"You know," he said awkwardly as we shared our big bonding moment, "just in case."
Then he reached out, smoothed my lapel with one hand while he crushed his beer can with the other. "Your mother would be so proud."
Really, Dad? Mom would be proud of her dateless son? I'm thinking no.
I'm still thinking that as I climb into the limo and later as we pick each of my seven friends up at their houses.
"Hey," Mike II says when he climbs into the limo, the last to be picked up, "look what my dad gave me." I'm thinking he's going to pull out a beer and, whoop-de-doo, we'll share it eight ways for a whopping one-point-five ounces each. But instead he pulls out a condom. And before you know it, all the rest are excitedly pulling out condoms too, all courtesy of their dads.
What are the dads in this town, like, the most optimistic guys in the world ever? Do they really think that eight stag guys are going to somehow magically pick up eight dateless girls at prom and somehow score?
As my friends high-five each other over their new prophylactic prowess, I'm figuring by dawn we'll be using these to throw water balloons at each other.
As we make our big entrance at prom, I can tell the other guys still think it's so cool we're going stag together, and I can tell that even a lot of the guys who have dates wish they were us, free to do whatever we want all night instead of having to pretend we like to dance or that we care about corsages.
Secretly, I'd love to dance with a girl. I'd even love to get stabbed by the pin of some stupid corsage I bought a girl if it means I get to slow dance with her.
And the girl I'd really like to dance with most just walked in on the arm of Mark Leblanc: Alice Knox, who's wearing a simple long white sheath dress, shoulderless on one side and not at all like the elaborate dresses all the other girls have on, the kind they'll regret later in life when they see themselves in pictures. Alice's chestnut hair is gathered into a high ponytail, the tresses flowing beautifully, and around the crown of her head is a narrow sparkling circlet thing that looks just perfect and proves to be prophetic when later on she and Mark win King and Queen of the Prom.
I'd be jealous right now, but I just can't be as they dance to Prince's "The Most Beautiful Girl in the World," because she deserves this. She is the most beautiful girl in the world and she's nice, even if she's always telling me she hates me and that I suck. And while I'd really like to hate Mark, I can't do that either, because he's like the definition of nice and I know he's good to her and that he'd, you know, never snap her bra in public. Hey, wait a second: Did Mark's dad give him a condom too?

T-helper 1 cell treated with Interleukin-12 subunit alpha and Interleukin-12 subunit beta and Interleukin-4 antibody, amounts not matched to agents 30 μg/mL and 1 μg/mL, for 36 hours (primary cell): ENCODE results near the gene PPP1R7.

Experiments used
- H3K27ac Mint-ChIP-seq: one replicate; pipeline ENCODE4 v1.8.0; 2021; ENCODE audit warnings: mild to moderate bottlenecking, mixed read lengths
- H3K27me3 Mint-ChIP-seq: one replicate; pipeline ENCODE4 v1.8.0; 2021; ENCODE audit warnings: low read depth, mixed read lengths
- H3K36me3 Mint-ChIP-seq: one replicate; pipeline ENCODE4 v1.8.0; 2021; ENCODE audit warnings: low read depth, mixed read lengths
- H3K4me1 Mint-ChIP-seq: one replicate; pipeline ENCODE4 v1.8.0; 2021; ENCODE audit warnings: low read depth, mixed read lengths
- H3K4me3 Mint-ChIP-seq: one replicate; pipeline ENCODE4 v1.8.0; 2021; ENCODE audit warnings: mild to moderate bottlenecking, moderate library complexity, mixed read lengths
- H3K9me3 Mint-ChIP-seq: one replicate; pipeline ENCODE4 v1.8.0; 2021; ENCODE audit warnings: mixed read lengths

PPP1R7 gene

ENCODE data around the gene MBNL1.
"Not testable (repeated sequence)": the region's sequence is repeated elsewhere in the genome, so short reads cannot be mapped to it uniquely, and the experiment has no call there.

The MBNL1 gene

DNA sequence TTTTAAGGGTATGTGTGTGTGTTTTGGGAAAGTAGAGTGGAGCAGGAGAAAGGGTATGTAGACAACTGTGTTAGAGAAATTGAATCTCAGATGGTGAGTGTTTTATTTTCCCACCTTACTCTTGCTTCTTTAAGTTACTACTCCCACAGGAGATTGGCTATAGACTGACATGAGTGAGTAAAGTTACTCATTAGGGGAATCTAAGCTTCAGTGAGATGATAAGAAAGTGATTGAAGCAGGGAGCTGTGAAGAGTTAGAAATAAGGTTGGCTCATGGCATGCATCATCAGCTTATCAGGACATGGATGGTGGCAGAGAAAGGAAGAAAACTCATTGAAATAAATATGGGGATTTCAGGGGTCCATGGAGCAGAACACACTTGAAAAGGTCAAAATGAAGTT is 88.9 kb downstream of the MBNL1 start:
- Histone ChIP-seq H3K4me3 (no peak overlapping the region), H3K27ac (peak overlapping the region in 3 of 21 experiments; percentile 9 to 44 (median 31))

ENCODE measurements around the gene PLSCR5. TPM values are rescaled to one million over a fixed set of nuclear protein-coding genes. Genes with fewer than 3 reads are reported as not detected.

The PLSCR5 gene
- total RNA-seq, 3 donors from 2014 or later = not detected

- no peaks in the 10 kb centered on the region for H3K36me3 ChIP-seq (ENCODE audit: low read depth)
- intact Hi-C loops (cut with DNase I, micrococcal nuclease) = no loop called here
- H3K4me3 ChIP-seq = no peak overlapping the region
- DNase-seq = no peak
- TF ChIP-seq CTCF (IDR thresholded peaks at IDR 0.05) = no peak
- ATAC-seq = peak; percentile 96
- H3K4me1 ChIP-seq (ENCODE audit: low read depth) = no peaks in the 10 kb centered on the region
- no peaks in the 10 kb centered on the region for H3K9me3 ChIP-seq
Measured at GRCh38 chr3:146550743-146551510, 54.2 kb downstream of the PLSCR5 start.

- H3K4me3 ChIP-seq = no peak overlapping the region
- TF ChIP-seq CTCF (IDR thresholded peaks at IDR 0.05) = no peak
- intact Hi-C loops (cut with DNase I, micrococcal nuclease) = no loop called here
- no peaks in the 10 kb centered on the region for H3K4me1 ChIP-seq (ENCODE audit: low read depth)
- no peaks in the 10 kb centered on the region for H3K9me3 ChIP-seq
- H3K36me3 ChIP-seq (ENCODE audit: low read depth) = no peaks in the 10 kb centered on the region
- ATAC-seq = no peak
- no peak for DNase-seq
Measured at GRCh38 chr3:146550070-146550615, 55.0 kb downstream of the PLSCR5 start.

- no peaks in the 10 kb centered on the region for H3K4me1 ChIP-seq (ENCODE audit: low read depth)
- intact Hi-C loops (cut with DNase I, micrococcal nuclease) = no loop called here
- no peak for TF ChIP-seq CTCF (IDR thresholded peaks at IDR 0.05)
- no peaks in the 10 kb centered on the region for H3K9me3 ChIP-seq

I shake that thought away.
And I realize then that I might as well give up on girls, at least for the night, that my dad's condom-in-the sky dreams for me aren't going to come true at prom and even though I'd been secretly hoping to at least get some girl to dance with me once, I decide to do what Luther Vandross says in his remake and "Love the One You're With."
Unfortunately, in my case that means Billy, Drew, Pete, Mike I, Mike II, Steve and Matt, the latter of whose long hair I hold away from his face as he pukes out the window of the limo a few hours later. As some puke flies back onto my tux sleeve, I'm thinking all those dateless girls should be thanking me for taking Matt off the prom-date market.
"You're my best friend, man," Matt says, eyes closed as he collapses back against the seat.
Why is it, I wonder now, that I'm so good at so many things (even if I'm the one saying so) and admired by so many (well, it's not immodesty when, obviously, all guys admire me), but I have no luck with girls? This is beginning to bother me.
"No," Billy says to Matt, "he's my best friend."
"No," Drew starts to say, but never finishes because right then Mike II stands up, sticks his head out the sunroof of the limo, waves his bottle of J.D. at the city of Danbury and shouts, "This limo rocks!"
And now I'm thinking that the theme for my own personal senior prom should be Seal's "Prayer for the Dying."
That's right. Oh, and by the way? Fuck you, Elton John.(Continues…)
Excerpted from "The Bro-Magnet"
Copyright © 2011 Lauren Baratz-Logsted.
Excerpted by permission of Diversion Publishing Corp..
All rights reserved. No part of this excerpt may be reproduced or reprinted without permission in writing from the publisher.